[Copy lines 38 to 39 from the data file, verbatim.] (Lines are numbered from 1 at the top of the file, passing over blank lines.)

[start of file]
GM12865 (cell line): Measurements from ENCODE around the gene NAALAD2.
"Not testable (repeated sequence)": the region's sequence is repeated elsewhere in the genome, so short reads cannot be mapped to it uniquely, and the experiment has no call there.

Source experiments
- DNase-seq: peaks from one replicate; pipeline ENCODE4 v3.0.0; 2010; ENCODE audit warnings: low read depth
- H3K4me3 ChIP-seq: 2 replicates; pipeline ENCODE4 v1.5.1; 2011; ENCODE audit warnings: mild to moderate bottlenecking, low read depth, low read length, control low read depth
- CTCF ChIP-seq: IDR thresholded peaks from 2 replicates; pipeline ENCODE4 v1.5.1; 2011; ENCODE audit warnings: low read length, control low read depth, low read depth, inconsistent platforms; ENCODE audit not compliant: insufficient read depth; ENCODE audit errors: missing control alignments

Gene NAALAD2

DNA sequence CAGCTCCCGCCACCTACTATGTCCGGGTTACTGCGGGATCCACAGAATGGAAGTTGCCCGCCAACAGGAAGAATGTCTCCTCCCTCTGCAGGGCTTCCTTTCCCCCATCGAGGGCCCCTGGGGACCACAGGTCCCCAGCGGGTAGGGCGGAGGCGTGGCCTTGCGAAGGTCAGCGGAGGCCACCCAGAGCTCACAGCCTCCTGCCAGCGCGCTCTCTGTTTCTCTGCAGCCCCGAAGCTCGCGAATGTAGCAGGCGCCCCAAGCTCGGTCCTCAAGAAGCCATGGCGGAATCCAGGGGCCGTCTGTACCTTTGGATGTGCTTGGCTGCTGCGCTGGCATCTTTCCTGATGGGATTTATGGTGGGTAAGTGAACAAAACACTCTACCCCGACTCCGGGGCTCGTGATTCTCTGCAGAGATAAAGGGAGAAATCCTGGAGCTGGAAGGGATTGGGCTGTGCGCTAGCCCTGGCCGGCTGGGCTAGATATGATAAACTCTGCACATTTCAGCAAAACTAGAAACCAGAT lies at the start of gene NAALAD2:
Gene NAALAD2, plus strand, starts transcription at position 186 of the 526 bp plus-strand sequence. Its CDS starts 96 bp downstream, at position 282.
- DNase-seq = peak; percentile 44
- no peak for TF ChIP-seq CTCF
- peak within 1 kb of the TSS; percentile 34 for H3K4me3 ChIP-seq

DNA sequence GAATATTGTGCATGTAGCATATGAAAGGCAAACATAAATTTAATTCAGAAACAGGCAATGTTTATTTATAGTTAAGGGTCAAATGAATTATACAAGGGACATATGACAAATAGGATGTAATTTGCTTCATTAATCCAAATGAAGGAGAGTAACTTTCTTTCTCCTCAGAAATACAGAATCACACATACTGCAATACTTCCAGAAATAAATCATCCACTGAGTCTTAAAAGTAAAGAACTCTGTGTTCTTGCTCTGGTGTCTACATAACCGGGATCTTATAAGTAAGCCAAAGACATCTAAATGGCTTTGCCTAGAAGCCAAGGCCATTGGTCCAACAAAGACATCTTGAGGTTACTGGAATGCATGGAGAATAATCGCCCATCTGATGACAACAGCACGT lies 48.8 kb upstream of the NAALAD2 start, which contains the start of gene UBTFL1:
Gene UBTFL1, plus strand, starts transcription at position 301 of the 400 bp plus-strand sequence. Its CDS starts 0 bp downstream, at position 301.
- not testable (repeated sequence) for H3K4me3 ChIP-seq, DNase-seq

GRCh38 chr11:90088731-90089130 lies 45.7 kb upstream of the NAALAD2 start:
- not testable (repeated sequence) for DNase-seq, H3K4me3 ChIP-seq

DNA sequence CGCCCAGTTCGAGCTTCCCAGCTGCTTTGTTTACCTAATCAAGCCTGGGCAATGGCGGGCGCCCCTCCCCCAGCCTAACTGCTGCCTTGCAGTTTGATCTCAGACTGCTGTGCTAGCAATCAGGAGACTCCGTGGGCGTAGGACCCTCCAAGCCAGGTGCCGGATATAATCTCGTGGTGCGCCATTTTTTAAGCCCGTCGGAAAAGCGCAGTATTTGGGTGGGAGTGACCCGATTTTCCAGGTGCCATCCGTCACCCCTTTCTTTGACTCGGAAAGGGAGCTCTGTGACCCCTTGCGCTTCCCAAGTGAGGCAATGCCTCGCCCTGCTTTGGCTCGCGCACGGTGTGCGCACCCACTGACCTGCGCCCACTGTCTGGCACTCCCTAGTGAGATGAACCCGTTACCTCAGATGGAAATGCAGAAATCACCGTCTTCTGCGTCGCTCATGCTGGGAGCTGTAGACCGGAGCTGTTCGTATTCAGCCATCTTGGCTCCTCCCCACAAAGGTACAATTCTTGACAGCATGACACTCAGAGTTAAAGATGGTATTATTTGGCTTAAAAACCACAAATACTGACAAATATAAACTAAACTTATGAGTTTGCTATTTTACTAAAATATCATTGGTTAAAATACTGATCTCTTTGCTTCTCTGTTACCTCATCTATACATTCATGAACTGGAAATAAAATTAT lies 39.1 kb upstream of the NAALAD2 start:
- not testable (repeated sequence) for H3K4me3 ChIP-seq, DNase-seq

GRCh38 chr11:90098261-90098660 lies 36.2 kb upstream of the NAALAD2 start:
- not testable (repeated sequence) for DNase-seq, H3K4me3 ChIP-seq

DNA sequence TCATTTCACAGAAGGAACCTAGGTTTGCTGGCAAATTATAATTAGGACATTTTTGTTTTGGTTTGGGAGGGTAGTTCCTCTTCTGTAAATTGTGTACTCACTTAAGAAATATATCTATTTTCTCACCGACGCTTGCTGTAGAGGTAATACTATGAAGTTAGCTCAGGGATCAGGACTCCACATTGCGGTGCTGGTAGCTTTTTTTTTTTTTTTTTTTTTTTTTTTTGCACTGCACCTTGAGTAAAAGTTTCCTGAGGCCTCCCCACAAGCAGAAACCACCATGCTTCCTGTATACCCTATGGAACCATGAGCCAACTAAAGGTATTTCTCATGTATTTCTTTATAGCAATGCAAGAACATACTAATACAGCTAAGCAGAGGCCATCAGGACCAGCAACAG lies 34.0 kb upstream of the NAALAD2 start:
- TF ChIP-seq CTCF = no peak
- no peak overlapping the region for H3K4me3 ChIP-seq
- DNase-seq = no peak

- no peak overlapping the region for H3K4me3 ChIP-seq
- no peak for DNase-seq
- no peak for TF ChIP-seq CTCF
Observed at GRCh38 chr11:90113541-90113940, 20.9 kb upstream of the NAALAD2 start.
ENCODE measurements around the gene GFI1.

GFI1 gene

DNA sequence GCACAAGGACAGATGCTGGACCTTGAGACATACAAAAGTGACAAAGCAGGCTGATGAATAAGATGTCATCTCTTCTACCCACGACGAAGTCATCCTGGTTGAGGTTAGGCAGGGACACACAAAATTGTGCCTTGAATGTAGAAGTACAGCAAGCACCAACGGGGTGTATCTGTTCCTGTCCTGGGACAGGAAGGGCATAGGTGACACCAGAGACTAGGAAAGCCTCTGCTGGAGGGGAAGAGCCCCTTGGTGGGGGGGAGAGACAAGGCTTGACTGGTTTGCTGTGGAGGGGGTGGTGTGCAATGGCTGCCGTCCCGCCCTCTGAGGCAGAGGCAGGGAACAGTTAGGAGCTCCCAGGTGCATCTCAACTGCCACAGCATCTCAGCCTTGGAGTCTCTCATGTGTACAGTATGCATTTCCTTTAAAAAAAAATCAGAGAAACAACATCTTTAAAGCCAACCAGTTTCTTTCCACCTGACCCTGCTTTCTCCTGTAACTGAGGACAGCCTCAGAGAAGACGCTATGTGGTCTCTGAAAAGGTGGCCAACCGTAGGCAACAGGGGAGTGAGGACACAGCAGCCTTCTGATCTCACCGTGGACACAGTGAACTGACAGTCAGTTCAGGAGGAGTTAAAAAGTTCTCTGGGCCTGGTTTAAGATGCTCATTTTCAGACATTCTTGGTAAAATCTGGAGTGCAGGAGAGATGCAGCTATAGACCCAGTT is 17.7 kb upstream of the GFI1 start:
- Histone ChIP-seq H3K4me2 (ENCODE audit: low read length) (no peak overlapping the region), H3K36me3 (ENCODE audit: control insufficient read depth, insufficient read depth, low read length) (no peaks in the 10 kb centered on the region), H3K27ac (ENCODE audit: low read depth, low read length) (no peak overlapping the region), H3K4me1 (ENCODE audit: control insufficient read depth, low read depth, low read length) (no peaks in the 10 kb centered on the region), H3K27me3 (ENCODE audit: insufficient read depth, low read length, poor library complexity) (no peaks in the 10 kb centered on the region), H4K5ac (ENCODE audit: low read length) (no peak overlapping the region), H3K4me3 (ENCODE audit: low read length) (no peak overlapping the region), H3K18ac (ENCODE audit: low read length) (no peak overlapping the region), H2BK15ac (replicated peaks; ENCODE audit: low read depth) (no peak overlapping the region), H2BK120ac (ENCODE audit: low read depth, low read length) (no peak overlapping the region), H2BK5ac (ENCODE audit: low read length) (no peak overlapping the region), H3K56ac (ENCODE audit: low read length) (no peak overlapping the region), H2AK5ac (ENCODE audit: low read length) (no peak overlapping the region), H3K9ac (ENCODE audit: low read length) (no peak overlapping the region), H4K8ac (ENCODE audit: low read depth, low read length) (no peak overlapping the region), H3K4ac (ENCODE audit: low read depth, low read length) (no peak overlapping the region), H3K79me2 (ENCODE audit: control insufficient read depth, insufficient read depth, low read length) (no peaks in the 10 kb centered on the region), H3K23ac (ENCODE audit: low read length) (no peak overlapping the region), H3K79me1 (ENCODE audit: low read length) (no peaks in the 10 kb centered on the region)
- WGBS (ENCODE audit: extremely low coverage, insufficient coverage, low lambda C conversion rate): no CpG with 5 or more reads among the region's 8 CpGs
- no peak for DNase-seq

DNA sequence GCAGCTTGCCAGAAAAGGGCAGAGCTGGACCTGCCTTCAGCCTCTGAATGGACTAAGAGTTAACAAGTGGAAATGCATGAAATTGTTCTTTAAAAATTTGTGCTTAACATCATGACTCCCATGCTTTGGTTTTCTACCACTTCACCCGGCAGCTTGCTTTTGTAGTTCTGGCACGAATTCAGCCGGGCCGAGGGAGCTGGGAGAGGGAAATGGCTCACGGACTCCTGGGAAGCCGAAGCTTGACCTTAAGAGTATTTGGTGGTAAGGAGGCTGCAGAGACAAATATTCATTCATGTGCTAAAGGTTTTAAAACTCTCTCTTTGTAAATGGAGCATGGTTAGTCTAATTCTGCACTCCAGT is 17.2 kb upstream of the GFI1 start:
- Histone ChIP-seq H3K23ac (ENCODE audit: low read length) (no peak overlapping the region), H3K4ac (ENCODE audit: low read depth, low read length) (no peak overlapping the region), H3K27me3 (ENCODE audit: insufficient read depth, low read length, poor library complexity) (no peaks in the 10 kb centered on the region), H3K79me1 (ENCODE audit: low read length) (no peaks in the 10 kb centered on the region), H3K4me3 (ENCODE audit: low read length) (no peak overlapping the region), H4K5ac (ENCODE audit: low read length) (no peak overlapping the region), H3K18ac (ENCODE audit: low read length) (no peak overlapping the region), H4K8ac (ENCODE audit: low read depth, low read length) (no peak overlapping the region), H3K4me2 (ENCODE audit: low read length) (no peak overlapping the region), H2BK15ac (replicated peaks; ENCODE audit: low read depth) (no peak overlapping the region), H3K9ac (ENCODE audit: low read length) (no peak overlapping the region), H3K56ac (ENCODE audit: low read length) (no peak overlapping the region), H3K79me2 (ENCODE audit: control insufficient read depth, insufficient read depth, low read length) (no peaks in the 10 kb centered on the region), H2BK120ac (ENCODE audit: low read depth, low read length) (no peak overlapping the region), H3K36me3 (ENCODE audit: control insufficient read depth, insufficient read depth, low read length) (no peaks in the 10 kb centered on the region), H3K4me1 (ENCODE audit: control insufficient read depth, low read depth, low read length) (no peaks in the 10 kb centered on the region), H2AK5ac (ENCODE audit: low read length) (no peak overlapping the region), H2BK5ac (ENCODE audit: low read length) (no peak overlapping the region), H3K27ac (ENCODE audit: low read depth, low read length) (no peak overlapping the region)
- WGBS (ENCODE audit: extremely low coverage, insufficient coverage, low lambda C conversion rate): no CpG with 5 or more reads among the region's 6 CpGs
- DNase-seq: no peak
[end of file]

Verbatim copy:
- WGBS (ENCODE audit: extremely low coverage, insufficient coverage, low lambda C conversion rate): no CpG with 5 or more reads among the region's 6 CpGs
- DNase-seq: no peak